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Food Fun Friday: Crawfish Boils Y’all

crawfish boils

Crawfish boils kick off spring each year in Louisiana.  The season generally starts in mid January (you have to remember that it’s usually much warmer in southern Louisiana than other parts of the U.S.) and runs through early July. The peak for the crop is March through May. It’s my favorite time of year for food.

What is a crawfish boil, exactly?

Well, in New England and the mid-Atlantic, they have crab boils. In other parts of the U.S., there are shrimp boils (I actually went to a shrimp boil here in Nashville last year). In Louisiana, and anywhere Louisianians tend to congregate, there are crawfish boils!

Crawfish are small fresh water crustaceans that look like miniature lobsters when boiled and are similar in size to a shrimp (usually a little smaller). With over 30 different species found in Louisiana, only two are commercially important: the red swamp crawfish and the white river crawfish.

The secret to a good boil is the seasoning! You want those crawdads nice and spicy! It’s a bit of an art form to get the boil just right, requiring years and years of experience and practice. My brother make a pretty good boil.

crawfish boils

My brother working his magic

The fixins that get thrown in to boil with the crawfish usually include corn on the cob, red potatoes, and sausage. There are often also lemons, garlic and onions involved (many folks like to pop whole garlic cloves in their mouths). Occasionally peanuts, artichokes and peppers are boiled too.

crawfish boils

Crawfish Fanatics

Louisianians love their crawfish so much that they will do just about anything to get to the tasty little mudbugs each spring. Case in point, my cousin and his wife live in Japan. Each year, he becomes intently focused on returning to Baton Rouge for crawfish season. He’s making it happen this year and coming home for a few weeks in April.

crawfish boils

My mom loved her crawfish!

I spent eight years living in Washington DC, but luckily, there was a very large Louisiana expat contingency there. Every year, I was able to attend not one, but two massive crawfish boils hosted by the Louisiana State Society and the LSU Alumni Club respectively.

Of course, any time I visited my hometown of Baton Rouge in the spring, I would run over to Heads and Tails down the street or Tony’s Seafood on the way in from the airport and pick up 20 pounds or so.

Now that we’re pretty settled in Nashville, I’ve set out to find my crawfish fix. You can imagine my surprise and delight to discover the Rajun Cajun boil here in Nashville on April 12. With 3,000 pounds of crawfish, beer and a great lineup of local Nashville bands, how could I miss it? All you can eat, all day, for $45 (plus excellent entertainment in the great outdoors by the Nashville Riverfront)- AND the proceeds to go charity? Done! I’m actually volunteering for a couple of hours, so I get in for free 😉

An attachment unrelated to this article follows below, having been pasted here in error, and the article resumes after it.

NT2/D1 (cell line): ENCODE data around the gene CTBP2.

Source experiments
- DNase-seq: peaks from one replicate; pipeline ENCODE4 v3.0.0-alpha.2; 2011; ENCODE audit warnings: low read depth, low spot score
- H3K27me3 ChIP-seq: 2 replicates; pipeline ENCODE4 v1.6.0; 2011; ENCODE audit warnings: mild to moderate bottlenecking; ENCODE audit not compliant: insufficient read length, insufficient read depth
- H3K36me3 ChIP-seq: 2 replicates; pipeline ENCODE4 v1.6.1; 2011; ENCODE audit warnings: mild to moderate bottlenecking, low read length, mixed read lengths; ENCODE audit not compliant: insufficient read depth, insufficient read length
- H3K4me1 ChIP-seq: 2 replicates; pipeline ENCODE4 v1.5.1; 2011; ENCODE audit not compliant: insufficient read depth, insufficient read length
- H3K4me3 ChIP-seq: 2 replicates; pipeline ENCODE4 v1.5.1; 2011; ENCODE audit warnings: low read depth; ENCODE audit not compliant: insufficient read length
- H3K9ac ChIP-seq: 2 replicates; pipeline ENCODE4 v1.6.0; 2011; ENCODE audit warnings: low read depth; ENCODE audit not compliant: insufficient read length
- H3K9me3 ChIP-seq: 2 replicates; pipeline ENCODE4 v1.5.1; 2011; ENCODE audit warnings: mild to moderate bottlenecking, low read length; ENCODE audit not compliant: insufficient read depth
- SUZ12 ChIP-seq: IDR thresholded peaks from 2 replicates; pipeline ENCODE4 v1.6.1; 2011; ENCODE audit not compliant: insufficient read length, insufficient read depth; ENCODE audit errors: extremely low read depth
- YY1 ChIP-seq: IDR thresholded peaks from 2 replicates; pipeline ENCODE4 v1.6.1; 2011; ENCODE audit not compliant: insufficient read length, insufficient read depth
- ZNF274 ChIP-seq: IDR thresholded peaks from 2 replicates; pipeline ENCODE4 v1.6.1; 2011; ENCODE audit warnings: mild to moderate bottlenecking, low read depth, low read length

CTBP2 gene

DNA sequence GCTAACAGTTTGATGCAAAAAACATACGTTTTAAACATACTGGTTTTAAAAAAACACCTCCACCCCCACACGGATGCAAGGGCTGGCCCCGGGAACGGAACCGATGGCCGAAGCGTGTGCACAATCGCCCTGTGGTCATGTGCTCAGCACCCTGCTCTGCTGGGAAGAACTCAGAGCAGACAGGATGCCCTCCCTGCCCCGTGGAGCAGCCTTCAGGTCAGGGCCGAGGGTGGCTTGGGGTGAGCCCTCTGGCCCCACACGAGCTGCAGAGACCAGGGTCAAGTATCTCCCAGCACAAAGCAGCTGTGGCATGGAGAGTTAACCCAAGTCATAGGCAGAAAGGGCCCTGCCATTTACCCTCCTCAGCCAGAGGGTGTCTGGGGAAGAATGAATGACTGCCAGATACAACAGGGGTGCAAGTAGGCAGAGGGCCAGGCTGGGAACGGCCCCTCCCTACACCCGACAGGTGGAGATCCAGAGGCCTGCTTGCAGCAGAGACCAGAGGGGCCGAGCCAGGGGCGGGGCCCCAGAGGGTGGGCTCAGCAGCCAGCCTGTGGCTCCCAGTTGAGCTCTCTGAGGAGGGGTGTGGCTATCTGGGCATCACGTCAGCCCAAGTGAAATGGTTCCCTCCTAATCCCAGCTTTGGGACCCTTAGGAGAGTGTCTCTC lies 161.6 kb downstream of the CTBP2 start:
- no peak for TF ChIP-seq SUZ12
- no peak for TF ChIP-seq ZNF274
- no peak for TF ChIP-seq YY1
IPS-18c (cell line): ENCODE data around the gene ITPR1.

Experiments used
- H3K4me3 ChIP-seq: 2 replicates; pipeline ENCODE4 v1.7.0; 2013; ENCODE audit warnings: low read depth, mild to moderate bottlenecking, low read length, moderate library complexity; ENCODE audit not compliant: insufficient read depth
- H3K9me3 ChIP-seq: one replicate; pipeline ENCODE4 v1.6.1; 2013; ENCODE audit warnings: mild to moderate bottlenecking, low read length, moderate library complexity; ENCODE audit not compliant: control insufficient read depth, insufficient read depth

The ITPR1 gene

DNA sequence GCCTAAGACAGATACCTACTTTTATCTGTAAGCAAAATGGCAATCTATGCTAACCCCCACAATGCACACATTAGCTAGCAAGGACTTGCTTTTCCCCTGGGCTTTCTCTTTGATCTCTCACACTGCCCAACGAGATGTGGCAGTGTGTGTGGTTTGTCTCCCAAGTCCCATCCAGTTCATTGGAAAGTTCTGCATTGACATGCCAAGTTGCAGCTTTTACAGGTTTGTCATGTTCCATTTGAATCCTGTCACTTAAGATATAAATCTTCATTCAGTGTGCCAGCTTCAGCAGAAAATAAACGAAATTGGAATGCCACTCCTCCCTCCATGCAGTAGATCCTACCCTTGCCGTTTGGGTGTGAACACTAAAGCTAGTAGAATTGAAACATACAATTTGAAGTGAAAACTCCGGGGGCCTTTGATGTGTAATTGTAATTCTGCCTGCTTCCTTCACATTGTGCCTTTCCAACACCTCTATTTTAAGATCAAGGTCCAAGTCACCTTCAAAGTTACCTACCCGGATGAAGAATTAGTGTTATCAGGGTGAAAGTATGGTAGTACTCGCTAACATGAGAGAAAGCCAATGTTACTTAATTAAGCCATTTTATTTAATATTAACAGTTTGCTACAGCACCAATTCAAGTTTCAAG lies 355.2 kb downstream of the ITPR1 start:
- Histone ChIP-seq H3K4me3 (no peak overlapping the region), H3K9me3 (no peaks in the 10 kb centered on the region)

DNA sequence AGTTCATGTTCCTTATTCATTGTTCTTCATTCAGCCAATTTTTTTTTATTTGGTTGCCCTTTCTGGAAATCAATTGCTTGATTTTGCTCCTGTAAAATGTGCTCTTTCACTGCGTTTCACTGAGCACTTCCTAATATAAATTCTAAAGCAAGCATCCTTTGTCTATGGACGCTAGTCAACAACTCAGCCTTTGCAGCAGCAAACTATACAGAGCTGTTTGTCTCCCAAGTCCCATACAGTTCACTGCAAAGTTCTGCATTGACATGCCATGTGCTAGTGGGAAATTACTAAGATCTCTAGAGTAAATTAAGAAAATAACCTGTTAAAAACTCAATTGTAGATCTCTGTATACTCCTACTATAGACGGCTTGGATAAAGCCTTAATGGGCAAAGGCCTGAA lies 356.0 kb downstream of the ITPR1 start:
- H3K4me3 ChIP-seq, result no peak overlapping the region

How to eat a crawfish

crawfish boils

To really enjoy crawfish, you need to master the peel. The goal is to get to the meat in the tail as quickly and efficiently as possible. Most Louisiana folks like to also “suck the heads” as a lot of the boil juice accumulates there. Slurping sounds are excused and even encouraged. It’s hard to explain the process without physically showing the method, but I employ a pretty simple one that I will attempt to share. I also found this 27 second video on Youtube that illustrates the easy peel.

First, separate the tail and the head by squeezing the sides of the head with your left hand and pinching the start of the meaty tail with your right hand and pulling them apart (or I suppose you’d switch hands if you’re a lefty). Squeeze the sides of the head as you suck the juices out (optional) and discard the head. Pinch and peel (remove) the first two rings of the tail shell. This exposes the largest part of the tail meat. Gently grab ahold of the exposed meet with your fingers while pinching the bottom of the tail with your other hand. As you pinch the bottom of the tail (near the little fin), pull the meat, and voila! An exposed crawfish tail! Pop it in your mouth and repeat. These tasty critters go quickly at a table full of famished southerners, so you really have to get after it if you want to fill your belly!

crawfish boils

Have you ever been to a crawfish boil or tried boiled crawfish?

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4 Responses to Food Fun Friday: Crawfish Boils Y’all

  1. Trips By Lance April 4, 2014 at 2:00 PM #

    My college fraternity had an annual crawfish boil every spring. We had a couple of guys drive down to the coast and bring back a truckload. We’d have boils that started at noon and went all night. I was fortunate to get crawfish at a couple of meals on our visit to New Orleans last week.

    • Lindsay April 4, 2014 at 3:14 PM #

      Nice, Lance! I forget about crawfish every year until about this time, then I go crazy for them! I think it’s an innate reaction.. my body just knows it’s that time!

  2. Alouise April 4, 2014 at 5:07 PM #

    Haven’t been to a crawfish boil. Definitely something I want to do the next time I’m in Louisiana.

    • Lindsay April 4, 2014 at 5:18 PM #

      Just make sure you drop me a line and let me know when you’re down there next, Alouise! I can show you how to peel ’em really fast!

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